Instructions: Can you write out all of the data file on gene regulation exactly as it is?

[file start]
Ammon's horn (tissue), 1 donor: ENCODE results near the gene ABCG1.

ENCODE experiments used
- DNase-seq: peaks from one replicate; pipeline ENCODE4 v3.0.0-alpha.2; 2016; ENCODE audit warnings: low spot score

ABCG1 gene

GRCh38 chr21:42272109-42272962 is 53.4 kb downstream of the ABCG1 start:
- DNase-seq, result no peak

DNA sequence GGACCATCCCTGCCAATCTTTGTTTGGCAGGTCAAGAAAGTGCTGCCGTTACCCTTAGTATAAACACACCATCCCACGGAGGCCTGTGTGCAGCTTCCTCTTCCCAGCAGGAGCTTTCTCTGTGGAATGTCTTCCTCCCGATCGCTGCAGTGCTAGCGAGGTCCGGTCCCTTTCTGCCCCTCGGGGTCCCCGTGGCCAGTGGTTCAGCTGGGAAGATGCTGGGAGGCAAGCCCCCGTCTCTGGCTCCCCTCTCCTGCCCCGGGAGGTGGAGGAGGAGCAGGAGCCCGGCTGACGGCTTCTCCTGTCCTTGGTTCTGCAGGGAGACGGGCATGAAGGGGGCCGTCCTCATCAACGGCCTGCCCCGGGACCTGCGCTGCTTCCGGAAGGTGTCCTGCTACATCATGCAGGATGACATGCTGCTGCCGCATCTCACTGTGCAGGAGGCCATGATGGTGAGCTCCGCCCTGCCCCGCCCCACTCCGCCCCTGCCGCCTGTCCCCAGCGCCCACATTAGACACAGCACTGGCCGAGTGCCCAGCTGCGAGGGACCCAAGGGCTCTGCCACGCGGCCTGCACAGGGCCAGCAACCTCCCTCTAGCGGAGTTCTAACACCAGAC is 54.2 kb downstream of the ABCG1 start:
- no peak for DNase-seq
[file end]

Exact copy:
Ammon's horn (tissue), 1 donor: ENCODE results near the gene ABCG1.

ENCODE experiments used
- DNase-seq: peaks from one replicate; pipeline ENCODE4 v3.0.0-alpha.2; 2016; ENCODE audit warnings: low spot score

ABCG1 gene

GRCh38 chr21:42272109-42272962 is 53.4 kb downstream of the ABCG1 start:
- DNase-seq, result no peak

DNA sequence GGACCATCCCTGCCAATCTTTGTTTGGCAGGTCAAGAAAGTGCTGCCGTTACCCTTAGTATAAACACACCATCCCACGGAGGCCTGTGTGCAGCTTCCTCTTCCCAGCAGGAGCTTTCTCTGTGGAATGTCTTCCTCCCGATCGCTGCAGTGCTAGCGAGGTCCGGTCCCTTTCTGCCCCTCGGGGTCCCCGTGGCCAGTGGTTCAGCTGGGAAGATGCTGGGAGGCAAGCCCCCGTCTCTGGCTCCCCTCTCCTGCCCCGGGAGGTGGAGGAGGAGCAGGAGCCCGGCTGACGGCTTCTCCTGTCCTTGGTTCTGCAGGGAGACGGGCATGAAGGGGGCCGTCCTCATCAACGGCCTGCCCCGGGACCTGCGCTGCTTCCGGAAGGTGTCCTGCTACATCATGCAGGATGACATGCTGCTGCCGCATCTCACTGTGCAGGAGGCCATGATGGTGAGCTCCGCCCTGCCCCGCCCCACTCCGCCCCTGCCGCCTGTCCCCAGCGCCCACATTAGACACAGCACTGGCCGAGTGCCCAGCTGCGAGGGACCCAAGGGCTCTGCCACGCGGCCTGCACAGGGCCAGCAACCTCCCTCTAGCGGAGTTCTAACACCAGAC is 54.2 kb downstream of the ABCG1 start:
- no peak for DNase-seq